By Eoghan Harris
Sunday independent May 06 2007
FOR the first time in my life I am going to vote Fianna Fail. And if you care about the future of Irish democracy you will do the same. Because I believe the anti-Ahern campaign to be the most sinister, sustained and successful manipulation of the Irish media that I have seen in my lifetime.
My moment of truth came last Friday when listening to Morning Ireland. Almost as an aside, Charlie Bird revealed that Frank Connolly of the Mail on Sunday, was the brain behind the political campaign to parlay Celia Larkin's affairs into a media stampede which looks like trampling a Taoiseach to dust. As a bonus, Bird also inadvertently showed us why a gullible Irish media went along with it.
"Politicians are complaining about leaking, but Michael McDowell, as Minister for Justice, leaked a document in relation to the journalist involved in breaking this story, Frank Connolly, and nobody in Government criticised Michael McDowell for leaking that. So sometimes the dog comes back to bite you in relation to leaking." In sum, Bird tells us two things. First, he correctly identifies one of the hands behind the anti-Ahern campaign. Second, he tells us he can't tell the difference between what Frank Connolly does and what the Minister for Justice does. Bird is not the only one in the Irish media not able make this crucial distinction.
But, first, let me show you the big picture.
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The big picture is that Sinn Fein has both a strategic and a tactical objective in the coming General Election. The strategic objective is to finish off Fianna Fail in the Republic, the way it did the SDLP in Northern Ireland. The tactical objective is to create chaos in Fianna Fail.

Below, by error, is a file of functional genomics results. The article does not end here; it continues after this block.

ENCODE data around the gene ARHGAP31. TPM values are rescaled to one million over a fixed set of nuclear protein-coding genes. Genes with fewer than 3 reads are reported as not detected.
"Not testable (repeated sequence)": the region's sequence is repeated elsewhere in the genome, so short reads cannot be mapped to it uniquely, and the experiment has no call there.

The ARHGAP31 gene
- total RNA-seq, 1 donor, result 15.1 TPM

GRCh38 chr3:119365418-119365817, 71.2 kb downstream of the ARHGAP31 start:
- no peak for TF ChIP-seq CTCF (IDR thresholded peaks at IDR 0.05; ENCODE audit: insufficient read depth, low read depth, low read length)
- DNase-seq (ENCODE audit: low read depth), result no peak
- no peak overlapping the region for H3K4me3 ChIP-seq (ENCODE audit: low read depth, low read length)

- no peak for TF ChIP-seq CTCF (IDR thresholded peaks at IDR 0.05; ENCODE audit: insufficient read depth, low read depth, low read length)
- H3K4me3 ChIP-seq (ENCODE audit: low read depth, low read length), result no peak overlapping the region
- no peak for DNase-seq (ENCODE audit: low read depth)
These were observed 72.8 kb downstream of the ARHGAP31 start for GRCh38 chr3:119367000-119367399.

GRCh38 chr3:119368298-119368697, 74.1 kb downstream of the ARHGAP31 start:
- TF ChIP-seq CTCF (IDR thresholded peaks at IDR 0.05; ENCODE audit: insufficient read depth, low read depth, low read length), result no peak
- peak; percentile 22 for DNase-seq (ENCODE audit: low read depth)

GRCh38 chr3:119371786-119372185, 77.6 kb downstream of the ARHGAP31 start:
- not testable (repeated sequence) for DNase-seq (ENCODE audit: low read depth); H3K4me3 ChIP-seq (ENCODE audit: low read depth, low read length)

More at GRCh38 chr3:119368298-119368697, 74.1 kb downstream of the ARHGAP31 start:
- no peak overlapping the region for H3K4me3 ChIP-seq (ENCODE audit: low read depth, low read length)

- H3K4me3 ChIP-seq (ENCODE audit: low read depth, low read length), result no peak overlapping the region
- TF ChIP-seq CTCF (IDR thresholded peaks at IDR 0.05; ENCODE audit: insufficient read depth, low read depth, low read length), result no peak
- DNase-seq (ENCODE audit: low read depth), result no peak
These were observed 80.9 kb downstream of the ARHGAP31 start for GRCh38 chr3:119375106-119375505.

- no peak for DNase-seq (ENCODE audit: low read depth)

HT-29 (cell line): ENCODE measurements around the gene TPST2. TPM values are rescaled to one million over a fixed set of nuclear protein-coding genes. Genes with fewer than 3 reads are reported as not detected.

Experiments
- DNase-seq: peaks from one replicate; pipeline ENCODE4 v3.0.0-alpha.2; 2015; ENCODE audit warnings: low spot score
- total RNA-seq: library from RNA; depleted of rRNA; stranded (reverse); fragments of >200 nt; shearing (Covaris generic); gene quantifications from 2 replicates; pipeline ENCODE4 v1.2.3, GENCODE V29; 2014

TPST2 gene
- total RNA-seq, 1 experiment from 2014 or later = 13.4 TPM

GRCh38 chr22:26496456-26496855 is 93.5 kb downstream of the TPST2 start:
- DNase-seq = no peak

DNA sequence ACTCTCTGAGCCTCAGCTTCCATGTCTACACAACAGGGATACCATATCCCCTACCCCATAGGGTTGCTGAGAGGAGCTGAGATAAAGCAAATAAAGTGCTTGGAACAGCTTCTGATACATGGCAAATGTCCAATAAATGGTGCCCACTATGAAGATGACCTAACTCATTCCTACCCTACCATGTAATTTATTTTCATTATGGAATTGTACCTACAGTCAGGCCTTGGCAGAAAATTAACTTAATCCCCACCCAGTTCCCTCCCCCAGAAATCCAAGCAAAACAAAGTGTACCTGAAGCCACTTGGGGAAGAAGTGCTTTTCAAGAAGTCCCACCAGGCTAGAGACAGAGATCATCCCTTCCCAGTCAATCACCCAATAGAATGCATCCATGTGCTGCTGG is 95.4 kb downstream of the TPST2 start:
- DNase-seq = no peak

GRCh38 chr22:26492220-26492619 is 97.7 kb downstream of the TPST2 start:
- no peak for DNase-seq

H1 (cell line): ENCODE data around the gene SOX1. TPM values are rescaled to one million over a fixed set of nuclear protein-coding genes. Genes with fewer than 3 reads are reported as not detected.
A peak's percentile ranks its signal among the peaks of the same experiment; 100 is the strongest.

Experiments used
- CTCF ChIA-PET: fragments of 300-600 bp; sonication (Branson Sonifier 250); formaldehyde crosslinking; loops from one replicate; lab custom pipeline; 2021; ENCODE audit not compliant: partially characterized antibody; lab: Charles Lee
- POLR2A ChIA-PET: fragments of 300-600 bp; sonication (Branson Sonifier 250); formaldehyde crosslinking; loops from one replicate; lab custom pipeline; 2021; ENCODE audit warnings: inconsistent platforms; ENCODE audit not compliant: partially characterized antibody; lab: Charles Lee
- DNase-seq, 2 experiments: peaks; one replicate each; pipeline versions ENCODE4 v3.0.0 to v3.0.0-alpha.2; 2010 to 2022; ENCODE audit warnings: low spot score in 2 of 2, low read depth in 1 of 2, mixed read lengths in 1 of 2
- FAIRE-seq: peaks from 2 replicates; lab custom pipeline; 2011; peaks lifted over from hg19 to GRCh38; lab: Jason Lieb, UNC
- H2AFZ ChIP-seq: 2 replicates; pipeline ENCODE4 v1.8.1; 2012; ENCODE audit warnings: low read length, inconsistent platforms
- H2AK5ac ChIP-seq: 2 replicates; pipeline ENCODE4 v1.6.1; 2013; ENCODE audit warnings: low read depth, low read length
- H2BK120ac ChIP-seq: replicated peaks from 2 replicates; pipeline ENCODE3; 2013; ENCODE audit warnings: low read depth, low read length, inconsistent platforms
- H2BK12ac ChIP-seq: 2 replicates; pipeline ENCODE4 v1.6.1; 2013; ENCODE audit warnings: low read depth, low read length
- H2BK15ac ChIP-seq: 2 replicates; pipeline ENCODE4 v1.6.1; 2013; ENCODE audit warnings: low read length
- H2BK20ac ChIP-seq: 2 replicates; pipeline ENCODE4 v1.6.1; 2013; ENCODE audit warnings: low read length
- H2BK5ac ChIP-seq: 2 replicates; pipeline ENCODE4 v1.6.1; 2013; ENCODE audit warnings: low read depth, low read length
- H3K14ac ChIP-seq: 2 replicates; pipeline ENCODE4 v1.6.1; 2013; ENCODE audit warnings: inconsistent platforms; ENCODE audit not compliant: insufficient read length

In my view, Sinn Fein aims to replace Ahern either with a greener and more biddable Fianna Fail leader, or with a weak Fine Gael-led Rainbow, open to attack on the "national" question. To achieve their twin objectives, I believe the Sinn Fein dirty-tricks department provided leaks to certain prominent journalists which helped create what I call a "consensus stampede" in the media.
There are two reasons why this brazen manipulation met with such little scepticism. First, most of the media feel they gave Fianna Fail a soft ride in 2002, and are guiltily ready to go to the other extreme by being extra hard on Ahern in 2007.
Second, journalists are herd animals who have a horror of being caught outside the crowd. A singular view such as mine has no standing. This herd habit means that if you can start a stampede you can run the whole herd over a cliff.
Which is what happened last week.
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For the past three weeks, the Irish Times and the Irish Mailhave been firing shots - the blanks of Bertiegate Mark 2 - in the hope of frightening the herd. Last Sunday, Frank Connolly in the British owned Irish Mail finally succeeded in spooking the herd leaders.
In the past few days, Fianna Fail figured out that the Taoiseach is being targeted. Last Friday it claimed that the Taoiseach was the object of an orchestrated campaign. Actually, the Taoiseach is the object of two orchestrated campaigns.
The first, and least important campaign - although the Taoiseach might not think so, is the Irish Times campaign. This is the leaking of Mahon documents to the Irish Times, most likely by someone with Fine Gael sentiments. Although deplorable, this does not constitute a threat to Irish democracy.
The second campaign, the Sinn Fein/IRA campaign, has more opaque objectives. But there is no doubting its astounding success.
Starting last Sunday, they leveraged the low-circulation British-owned Irish Mail into a pole position whereby it persuaded RTE and the big circulation dailies to create a political crisis over the non-story of Celia Larkin's renovations. If it succeeds, they can claim to have helped take down the most brilliant Taoiseach of modern times.